If the article is accurate, it sounds like another engineering science project. Would like to see the data supporting a claim that there is a problem to fix wrt running into other aircraft. Does it happen? Yes. Frequency of occurrence versus cost to correct/address is the question. Of course there will be a chorus of "if it saves one life..." Right, got it, but the reality is that some risks are always going to be accepted because they cost too much time, effort and resources to resolve. That's part of the drill.


Since the AFRL is already working on a program called Automatic ACAS (Automatic Air Collision Avoidance System), that is likely what was being discussed. There is a good video from AFRL (just google Auto ACAS AFRL, sound track is somewhat over the top). From the video, as of mid 2016, since 2010 10 aircraft and five pilots have been lost in mid-air collisions in the USAF (obviously more when you add Navy and USMC aircraft). An interesting tidbit from the video is that 25% of F-16 Operational losses are the result of mid-air collisions. Probably well worth the cost, especially since it is mostly software.

The other consideration is that this is enabling technology for autonomous air vehicles and commercial aircraft as well, so it is not like there isn't a wide market for the technology.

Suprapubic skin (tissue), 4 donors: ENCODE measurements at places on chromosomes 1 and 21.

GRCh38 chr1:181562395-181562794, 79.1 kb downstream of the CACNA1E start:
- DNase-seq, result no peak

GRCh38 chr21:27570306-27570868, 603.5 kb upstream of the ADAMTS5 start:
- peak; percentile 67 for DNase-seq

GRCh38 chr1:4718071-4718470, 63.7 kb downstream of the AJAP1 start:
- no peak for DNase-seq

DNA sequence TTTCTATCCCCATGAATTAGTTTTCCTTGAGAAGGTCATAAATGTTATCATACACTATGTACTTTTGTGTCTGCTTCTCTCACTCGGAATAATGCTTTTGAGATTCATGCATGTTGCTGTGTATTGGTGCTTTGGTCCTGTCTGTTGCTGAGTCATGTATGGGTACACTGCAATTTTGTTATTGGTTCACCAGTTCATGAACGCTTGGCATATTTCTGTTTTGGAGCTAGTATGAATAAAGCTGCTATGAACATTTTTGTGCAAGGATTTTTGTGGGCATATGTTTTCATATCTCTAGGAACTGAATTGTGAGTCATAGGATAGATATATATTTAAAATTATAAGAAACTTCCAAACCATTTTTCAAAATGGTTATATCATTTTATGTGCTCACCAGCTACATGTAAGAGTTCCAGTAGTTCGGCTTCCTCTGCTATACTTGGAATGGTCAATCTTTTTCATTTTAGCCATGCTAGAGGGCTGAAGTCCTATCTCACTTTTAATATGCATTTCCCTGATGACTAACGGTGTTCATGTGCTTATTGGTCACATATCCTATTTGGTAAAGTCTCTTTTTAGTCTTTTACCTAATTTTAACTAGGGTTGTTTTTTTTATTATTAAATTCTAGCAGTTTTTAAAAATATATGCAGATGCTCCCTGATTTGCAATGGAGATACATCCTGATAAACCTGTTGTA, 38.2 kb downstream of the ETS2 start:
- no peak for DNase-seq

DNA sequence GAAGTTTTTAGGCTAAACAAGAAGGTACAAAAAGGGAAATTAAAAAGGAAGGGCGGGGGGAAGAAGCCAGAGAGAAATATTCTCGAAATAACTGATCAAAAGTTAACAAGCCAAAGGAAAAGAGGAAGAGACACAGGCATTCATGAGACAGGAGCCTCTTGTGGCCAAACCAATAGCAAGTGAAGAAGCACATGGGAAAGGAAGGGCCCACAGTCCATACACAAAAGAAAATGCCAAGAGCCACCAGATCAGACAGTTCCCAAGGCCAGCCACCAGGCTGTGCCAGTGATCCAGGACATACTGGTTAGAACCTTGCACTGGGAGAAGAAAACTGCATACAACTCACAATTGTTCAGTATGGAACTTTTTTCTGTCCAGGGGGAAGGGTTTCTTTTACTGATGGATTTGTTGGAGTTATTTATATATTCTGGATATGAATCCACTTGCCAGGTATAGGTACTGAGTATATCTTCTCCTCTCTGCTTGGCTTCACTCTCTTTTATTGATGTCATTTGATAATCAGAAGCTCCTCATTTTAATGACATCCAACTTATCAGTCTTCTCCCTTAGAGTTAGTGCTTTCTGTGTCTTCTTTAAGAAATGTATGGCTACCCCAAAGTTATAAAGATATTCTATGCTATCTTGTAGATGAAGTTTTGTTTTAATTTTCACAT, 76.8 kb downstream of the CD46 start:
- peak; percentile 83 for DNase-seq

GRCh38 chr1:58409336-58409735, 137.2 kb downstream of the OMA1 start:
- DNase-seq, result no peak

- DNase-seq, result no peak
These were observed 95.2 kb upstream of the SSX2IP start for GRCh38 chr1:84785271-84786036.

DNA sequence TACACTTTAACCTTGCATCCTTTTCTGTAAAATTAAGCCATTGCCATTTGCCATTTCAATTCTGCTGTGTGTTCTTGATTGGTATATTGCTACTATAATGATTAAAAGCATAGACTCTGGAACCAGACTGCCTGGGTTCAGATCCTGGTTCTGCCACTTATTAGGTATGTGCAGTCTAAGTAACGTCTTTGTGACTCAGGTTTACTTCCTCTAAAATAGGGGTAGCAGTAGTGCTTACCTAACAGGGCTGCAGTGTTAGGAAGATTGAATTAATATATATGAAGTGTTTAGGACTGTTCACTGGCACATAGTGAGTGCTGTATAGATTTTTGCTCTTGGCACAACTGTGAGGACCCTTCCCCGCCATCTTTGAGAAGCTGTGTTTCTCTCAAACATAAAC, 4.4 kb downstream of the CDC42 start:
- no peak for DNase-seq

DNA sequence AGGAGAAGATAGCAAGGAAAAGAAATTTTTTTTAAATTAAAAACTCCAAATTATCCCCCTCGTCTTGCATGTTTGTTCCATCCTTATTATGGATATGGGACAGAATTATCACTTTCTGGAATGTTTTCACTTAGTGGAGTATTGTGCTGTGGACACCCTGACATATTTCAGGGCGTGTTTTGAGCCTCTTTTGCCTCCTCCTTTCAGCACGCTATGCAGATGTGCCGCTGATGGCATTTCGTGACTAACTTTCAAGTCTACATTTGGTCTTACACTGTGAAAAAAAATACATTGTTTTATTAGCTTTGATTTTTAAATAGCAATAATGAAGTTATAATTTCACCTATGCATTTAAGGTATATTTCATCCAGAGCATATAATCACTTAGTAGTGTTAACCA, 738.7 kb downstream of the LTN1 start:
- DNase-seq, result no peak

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SpudmanWP

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Unread post13 Jul 2018, 19:08

More Info
Auto ACAS F-16 Training Day
by Guy Norris in Ares Nov 25, 2014
Aviation Week was invited to evaluate Auto ACAS, an automatic air collision avoidance system for the F-16 and F-35 in development by the U.S. Air Force Research Laboratory and Lockheed Martin. The assignment began with two days of briefings and preparatory simulator sessions in June at Lockheed Martin’s Fort Worth facility in Texas, followed in late July by interviews with Air Force and USAF Test Pilot School ACAS program personnel at Edwards AFB, California. The assignment concluded with two days of training and briefings at Edwards in September, culminating in a 1.7-hr. Auto ACAS demonstration and test flight in an F-16D operated by the 416th Flight-Test Sqdn.